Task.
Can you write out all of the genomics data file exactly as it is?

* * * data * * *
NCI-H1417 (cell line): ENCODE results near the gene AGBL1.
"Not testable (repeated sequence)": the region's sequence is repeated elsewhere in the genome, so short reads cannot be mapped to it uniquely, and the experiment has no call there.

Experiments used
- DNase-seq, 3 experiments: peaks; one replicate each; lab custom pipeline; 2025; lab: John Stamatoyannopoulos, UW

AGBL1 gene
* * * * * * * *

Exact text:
NCI-H1417 (cell line): ENCODE results near the gene AGBL1.
"Not testable (repeated sequence)": the region's sequence is repeated elsewhere in the genome, so short reads cannot be mapped to it uniquely, and the experiment has no call there.

Experiments used
- DNase-seq, 3 experiments: peaks; one replicate each; lab custom pipeline; 2025; lab: John Stamatoyannopoulos, UW

AGBL1 gene